Your home’s Indoor Air Quality (IAQ) refers to the amount of indoor air pollutants within your home, which impacts the health and comfort of those living there.
One of the advantages of homes built and certified as green homes, and which meet the US EPA Indoor airPLUS® certification standard, is that these homes have excellent indoor air quality, making them healthier homes.
Yes, indoor air pollution is a thing. Most conventional (non-green) homes have indoor air that contains harmful pollutants and particulates. These can cause damage to your health and exacerbate existing health conditions. The negative health impact from indoor air pollutants can be experienced by some people soon after exposure. Other effects of poor IAQ may not show up until years later, after repeated exposure.
What Does Indoor Air Pollution Contain That’s Unhealthy?
The simple answer is a variety of things. Some, like those listed below, can cause harm to anyone, even healthy individuals:
- Volatile Organic Compounds or VOCs
- Chemical irritants
- Mold and mold spores
- Dust Mites
- Smoke from wood fires
- Second-hand smoke
- Bits of insulation and chemicals from building materials
- Radon gas
- Outdoor air pollution that enters the home
- Carbon Monoxide
- Natural gas
Additionally, things like pollen, pet dander, chemical fumes and more can impact people with allergies or breathing problems. With long-term exposure, these can cause serious health issues.
Who Suffers from Poor IAQ?
People with certain preexisting conditions tend to suffer the most, and most quickly. However, anyone living or even visiting your home can suffer adverse health effects from poor indoor air quality.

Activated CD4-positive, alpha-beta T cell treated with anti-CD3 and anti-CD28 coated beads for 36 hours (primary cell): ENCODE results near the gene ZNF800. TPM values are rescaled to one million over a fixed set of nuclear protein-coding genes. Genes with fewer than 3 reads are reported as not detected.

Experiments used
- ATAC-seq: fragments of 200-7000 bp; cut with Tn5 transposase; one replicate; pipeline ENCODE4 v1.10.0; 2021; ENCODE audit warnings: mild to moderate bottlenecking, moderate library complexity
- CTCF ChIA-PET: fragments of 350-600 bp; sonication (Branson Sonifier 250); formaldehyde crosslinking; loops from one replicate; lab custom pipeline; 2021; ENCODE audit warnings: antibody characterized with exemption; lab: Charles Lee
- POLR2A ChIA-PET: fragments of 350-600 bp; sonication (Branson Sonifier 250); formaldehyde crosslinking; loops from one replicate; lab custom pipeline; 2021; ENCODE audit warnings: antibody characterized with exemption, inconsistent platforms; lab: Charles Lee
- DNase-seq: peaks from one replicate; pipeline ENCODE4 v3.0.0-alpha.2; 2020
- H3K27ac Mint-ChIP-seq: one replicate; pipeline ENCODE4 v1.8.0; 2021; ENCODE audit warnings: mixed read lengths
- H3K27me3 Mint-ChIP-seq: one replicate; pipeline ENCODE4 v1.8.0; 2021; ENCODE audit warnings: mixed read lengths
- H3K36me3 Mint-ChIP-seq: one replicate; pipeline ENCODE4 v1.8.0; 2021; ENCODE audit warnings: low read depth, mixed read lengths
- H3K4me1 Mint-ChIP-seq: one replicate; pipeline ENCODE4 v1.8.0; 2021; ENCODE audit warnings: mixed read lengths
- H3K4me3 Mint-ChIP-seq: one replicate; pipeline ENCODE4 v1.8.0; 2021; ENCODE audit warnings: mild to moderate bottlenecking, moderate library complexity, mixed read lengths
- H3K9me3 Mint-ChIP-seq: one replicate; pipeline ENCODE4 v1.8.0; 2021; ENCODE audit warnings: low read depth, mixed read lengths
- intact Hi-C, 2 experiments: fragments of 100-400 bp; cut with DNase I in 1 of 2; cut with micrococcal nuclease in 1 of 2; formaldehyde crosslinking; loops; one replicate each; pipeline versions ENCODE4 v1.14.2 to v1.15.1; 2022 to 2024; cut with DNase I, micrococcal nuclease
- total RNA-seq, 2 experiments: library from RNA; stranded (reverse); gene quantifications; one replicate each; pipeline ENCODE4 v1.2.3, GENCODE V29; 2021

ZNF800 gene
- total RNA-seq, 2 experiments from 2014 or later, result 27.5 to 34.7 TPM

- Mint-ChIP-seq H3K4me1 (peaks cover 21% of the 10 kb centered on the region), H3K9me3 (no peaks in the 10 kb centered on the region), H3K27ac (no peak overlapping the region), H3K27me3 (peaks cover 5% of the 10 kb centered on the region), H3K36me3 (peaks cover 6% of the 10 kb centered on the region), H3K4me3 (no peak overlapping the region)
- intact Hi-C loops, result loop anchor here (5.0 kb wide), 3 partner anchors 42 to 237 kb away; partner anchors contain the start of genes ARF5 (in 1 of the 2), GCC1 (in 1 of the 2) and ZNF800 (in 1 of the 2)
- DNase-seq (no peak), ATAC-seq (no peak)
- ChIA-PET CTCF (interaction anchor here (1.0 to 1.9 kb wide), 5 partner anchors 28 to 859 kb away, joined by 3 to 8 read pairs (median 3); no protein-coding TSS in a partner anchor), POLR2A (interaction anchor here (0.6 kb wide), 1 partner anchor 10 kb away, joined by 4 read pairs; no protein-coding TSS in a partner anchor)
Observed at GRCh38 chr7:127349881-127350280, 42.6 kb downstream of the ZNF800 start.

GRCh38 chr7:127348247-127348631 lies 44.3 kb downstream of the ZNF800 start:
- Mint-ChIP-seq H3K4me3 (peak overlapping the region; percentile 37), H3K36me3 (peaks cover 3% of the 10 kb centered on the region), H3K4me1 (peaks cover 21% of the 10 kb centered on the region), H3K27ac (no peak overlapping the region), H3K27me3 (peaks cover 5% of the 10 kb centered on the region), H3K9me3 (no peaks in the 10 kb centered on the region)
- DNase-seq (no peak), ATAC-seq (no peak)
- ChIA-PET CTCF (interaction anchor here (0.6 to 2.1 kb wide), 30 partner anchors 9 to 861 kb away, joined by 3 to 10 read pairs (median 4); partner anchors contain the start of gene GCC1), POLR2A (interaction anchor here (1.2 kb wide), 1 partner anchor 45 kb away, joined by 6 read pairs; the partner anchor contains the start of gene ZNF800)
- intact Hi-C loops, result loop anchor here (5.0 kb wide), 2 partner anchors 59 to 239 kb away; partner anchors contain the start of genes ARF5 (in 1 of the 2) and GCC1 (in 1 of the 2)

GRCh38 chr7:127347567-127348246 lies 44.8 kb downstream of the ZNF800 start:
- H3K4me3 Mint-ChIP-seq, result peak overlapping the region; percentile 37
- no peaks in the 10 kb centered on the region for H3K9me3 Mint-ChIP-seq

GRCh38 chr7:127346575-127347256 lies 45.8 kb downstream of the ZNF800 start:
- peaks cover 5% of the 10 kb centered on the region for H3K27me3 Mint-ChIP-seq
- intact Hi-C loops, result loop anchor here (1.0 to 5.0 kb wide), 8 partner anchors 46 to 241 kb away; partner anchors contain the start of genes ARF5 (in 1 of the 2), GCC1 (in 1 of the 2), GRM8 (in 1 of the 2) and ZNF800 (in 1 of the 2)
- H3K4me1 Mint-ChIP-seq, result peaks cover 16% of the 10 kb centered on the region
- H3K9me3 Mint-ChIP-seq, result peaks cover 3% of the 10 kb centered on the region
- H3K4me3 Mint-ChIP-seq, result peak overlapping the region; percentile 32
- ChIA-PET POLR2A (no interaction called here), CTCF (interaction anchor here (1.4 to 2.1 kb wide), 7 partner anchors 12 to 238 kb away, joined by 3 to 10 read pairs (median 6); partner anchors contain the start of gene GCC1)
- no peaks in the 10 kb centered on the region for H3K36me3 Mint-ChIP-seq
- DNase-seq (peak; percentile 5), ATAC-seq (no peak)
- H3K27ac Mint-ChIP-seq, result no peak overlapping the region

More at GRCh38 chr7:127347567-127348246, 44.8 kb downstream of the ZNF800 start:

People with conditions like allergies, chemical sensitivities, and heart conditions, or with health issues such as asthma, COPD, emphysema, or any breathing problems, to name a few, are especially vulnerable.
Some Negative Health Effects Are Immediate
Some of the adverse health effects indoor air pollution causes can show up, in some cases, shortly after a single exposure or after repeated short-term exposures.
According to the US Environmental Protection Agency, which developed and manages the Indoor airPLUS clean indoor air quality standards followed by green home builders like BPC Green Builders:
“These include irritation of the eyes, nose, and throat, headaches, dizziness, and fatigue. Such immediate effects are usually short-term and treatable. Sometimes the treatment is simply eliminating the person’s exposure to the source of the pollution if it can be identified.”
“Soon after exposure to some indoor air pollutants, symptoms of some diseases such as asthma may show up, be aggravated or worsened.”
“The likelihood of immediate reactions to indoor air pollutants depends on several factors including age and preexisting medical conditions. In some cases, whether a person reacts to a pollutant depends on individual sensitivity, which varies tremendously from person to person. Some people can become sensitized to biological or chemical pollutants after repeated or high-level exposures.”
“Certain immediate effects are similar to those from colds or other viral diseases…,”